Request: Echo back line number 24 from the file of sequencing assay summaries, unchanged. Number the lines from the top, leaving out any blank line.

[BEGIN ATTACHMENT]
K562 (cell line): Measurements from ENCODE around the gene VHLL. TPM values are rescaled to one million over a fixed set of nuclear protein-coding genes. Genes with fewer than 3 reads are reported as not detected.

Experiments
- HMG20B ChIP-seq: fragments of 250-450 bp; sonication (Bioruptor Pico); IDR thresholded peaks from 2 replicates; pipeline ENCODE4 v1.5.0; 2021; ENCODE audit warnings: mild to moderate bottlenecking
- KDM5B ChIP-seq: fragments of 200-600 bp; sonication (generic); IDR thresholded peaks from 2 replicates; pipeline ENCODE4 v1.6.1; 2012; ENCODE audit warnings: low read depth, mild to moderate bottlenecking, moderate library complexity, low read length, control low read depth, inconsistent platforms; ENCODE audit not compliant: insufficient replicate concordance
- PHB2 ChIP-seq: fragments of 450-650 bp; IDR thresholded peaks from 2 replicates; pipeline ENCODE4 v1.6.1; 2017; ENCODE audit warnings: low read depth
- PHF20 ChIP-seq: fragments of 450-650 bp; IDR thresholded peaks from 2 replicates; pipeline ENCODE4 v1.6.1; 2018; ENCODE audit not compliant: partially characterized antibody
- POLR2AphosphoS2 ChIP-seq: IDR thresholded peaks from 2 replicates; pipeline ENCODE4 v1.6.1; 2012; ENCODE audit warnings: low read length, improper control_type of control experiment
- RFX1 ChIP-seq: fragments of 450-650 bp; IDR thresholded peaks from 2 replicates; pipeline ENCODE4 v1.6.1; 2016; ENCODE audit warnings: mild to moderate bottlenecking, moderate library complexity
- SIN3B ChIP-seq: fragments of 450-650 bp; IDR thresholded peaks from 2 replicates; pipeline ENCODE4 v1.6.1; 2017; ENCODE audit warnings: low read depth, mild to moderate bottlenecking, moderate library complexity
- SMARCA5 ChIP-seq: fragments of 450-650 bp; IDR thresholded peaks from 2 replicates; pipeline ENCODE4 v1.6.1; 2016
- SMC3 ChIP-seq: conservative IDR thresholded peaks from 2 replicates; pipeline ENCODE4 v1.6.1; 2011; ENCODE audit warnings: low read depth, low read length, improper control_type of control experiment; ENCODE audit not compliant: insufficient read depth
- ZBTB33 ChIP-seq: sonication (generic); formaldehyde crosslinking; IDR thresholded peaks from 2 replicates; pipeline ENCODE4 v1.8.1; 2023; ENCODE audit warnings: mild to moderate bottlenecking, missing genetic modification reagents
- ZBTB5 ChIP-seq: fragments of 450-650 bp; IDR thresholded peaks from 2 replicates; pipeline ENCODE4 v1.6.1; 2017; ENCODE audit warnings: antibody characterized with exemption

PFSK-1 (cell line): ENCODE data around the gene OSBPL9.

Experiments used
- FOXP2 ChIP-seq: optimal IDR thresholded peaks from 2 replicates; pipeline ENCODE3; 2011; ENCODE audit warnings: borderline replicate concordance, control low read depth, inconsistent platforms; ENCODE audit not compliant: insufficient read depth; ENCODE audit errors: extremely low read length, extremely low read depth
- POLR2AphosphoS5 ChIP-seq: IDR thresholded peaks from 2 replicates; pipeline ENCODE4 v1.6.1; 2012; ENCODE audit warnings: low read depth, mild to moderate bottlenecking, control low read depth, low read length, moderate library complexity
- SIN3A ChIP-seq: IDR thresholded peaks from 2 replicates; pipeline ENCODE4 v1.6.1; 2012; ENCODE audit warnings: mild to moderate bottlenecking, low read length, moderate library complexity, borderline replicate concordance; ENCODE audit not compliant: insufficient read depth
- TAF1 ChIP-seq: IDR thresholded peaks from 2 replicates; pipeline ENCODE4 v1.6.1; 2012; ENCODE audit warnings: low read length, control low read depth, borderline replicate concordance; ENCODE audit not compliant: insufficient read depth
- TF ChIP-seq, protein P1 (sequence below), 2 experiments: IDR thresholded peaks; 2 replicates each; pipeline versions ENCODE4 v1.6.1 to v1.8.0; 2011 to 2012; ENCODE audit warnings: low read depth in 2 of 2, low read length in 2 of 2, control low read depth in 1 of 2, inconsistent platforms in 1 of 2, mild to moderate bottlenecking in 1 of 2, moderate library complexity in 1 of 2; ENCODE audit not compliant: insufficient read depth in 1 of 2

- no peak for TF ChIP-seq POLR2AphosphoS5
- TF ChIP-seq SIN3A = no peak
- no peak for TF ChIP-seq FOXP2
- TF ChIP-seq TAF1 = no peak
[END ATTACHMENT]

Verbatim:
- TF ChIP-seq TAF1 = no peak